Stencil Rendering

Here’s a little demo to show off a technique that Farbs posted about earlier this week.

yay yay2


Binaries : (3.6 Mb – Binaries)
Code : (1.8 Mb – Source Only, get DLLs for TV3D and SlimDX from the Binaries)


Every frame, a random color from the target image is sampled. This color will be used as a stencil, such that every pixel whole target color is close enough to that stencil’s color will be painted. It’s a constructive painting process; every frame paints a single color, but if you wait long enough in a single spot you’ll end up with the target image.

Actually, the post processing draw code is so concise that I can post it here :

public override void PostDraw()
    targetBuffer.SetSystemMemCopy(true, true); // Lolworkaround

    // 1) Pick a colour from target image
    var pickedColor = Globals.DecodeRGBA(TextureFactory.GetPixel(targetBuffer.GetTexture(), RandomHelper.Random.Next(0, targetBuffer.GetWidth()), RandomHelper.Random.Next(0, targetBuffer.GetHeight())));
    stencilShader.SetEffectParamVector3("stencilColor", new TV_3DVECTOR(pickedColor.r, pickedColor.g, pickedColor.b));
    Screen2DImmediate.Draw_FullscreenQuadWithShader(stencilShader, 0, 0, 1, 1, mainBuffer.GetTexture(), targetBuffer.GetTexture());

“targetBuffer” and “mainBuffer” are just two TVRenderSurfaces as big as the viewport. Since I sample from targetBuffer, it needs to be flagged with “system memory copy”. I thought this would slow things down, but it runs at very interactive framerates (60 and more).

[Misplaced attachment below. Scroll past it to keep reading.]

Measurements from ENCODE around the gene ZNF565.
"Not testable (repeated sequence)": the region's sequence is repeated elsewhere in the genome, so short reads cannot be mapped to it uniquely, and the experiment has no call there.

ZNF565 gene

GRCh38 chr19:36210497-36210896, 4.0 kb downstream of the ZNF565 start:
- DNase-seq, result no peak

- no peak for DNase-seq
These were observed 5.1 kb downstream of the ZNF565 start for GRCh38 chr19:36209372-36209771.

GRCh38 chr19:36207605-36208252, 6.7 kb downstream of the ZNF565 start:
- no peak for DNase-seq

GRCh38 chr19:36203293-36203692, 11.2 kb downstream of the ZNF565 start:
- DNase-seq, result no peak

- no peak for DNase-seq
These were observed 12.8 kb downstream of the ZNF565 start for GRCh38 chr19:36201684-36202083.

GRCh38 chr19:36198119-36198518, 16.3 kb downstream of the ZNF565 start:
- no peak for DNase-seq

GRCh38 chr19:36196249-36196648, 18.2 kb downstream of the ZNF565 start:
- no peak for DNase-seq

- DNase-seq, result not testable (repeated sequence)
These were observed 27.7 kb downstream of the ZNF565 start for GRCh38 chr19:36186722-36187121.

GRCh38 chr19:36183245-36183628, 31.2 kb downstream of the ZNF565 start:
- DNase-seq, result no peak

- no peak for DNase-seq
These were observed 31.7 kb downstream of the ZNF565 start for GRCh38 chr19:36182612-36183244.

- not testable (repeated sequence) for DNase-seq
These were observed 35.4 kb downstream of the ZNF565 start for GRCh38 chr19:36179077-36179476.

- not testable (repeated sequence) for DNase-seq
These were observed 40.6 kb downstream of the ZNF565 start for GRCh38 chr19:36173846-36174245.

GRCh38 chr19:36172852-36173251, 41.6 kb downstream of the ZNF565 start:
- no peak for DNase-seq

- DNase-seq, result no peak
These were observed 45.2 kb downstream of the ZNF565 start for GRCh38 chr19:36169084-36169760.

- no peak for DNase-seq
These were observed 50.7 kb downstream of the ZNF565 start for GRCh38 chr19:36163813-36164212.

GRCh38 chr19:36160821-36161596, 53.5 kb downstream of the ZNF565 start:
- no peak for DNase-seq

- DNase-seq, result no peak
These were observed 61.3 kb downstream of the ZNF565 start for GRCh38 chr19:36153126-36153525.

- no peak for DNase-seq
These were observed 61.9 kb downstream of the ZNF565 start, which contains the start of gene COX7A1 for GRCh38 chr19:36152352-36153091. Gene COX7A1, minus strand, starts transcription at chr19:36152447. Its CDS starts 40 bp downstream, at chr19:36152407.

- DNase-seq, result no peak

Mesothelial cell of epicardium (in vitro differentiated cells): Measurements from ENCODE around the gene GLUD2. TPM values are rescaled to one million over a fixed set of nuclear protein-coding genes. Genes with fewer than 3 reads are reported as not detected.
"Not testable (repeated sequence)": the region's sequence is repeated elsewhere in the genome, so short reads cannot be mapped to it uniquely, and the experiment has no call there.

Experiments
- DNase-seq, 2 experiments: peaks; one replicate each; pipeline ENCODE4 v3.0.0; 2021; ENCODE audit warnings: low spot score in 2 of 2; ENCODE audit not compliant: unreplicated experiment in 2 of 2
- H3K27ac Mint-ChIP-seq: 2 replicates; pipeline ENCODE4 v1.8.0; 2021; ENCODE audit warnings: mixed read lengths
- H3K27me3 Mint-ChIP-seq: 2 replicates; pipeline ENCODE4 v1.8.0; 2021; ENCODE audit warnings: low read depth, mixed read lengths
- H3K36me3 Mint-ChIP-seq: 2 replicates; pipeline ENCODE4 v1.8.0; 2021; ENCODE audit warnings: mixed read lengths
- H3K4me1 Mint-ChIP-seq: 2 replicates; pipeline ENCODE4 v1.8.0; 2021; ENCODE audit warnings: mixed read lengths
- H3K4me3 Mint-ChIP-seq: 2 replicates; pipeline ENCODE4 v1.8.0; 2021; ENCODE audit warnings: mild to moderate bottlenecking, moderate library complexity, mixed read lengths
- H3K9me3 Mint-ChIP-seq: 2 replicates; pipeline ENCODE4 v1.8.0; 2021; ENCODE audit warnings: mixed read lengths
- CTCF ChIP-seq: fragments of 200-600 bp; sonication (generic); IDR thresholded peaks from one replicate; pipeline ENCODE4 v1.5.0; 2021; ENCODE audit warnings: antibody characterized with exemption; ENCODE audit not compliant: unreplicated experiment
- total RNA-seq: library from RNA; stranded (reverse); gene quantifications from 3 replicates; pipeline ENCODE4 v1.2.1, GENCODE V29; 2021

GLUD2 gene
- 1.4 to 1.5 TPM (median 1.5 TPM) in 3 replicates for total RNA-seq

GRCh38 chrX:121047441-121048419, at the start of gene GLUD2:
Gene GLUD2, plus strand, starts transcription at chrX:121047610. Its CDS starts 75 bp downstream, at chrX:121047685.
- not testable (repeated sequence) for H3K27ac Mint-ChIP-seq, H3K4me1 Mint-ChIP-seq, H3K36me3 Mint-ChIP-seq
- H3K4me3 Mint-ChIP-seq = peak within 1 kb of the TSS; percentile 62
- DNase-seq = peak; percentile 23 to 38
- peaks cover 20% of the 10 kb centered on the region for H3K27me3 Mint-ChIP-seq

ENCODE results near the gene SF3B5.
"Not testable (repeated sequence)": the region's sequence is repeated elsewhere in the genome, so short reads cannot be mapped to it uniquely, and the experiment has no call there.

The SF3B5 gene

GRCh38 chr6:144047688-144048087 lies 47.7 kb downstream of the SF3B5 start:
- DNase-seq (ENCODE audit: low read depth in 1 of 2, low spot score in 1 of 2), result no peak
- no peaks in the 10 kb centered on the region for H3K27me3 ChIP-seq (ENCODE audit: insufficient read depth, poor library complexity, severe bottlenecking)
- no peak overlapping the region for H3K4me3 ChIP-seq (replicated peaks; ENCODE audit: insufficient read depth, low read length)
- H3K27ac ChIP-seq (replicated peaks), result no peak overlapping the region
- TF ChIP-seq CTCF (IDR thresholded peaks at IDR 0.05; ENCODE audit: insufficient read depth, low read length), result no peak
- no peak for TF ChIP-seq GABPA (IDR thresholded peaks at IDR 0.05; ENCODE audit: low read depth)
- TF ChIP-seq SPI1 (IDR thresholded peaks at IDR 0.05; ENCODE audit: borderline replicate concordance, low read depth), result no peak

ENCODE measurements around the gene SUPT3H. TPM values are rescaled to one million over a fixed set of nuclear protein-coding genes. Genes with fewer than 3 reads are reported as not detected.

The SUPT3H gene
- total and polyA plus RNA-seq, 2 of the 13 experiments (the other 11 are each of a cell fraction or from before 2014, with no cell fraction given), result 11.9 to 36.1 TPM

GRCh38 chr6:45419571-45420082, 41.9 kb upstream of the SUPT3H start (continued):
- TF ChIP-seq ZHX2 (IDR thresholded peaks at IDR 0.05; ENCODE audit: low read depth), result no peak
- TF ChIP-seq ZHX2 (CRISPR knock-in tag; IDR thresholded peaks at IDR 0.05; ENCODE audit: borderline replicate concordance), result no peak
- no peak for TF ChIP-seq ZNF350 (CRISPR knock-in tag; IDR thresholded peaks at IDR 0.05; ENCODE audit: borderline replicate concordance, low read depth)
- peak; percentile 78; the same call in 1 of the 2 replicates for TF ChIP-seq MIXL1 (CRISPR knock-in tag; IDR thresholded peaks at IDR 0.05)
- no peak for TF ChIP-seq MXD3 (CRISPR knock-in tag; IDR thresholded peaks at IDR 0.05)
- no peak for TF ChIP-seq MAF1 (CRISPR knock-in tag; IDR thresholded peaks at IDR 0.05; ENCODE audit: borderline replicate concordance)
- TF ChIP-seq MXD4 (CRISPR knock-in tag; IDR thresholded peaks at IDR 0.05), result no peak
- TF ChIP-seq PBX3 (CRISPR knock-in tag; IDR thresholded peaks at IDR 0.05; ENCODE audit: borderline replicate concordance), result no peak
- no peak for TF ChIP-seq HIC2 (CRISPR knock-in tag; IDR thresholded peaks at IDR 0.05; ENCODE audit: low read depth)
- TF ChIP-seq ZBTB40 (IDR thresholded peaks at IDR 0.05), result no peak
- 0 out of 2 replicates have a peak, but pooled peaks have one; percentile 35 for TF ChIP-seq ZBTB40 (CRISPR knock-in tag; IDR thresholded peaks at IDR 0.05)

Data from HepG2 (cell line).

And uh… The “lolworkaround” is a bug in the current build of TV3D. Usually you only need to set this once at initialization time, but a BltFromMainBuffer does not flag the surface as dirty and it prevents updates to the pixels that I sample. Resetting the memory copy mode makes the changes effective. Sylvain tells me it’s fixed in the current development build. :)

A pixel shader does the rest :

	float3 bufferSample = tex2D(MainBufferSampler, IN.TexCoord).rgb;
	float3 targetSample = tex2D(TargetSampler, IN.TexCoord).rgb;

	// 2) Calc difference between current screen and target (per channel subtraction, abs, then accumulate all three into one)
	float sampleDiff = distance(bufferSample, targetSample);

	// 3) As above, but between colour picked in step 1 and target image
	float stencilDiff = distance(stencilColor, targetSample);

	// 4) Where result of step 2 > result of step 3, draw colour picked in step 1
	float4 color;
	if (stencilDiff < sampleDiff)
		color = float4(stencilColor, 1);
		color = float4(bufferSample, 1);

	return color;

I think it’s a lovely effect. It’s very dependent on how colorful and contrasted the scene is, and it works differently for sharply-defined shapes or gradients… And of course camera movement is a big factor. In the video it gets confusing, the effect is more “painterly” if you just rotate the camera in small circles and wait for the effect to accumulate.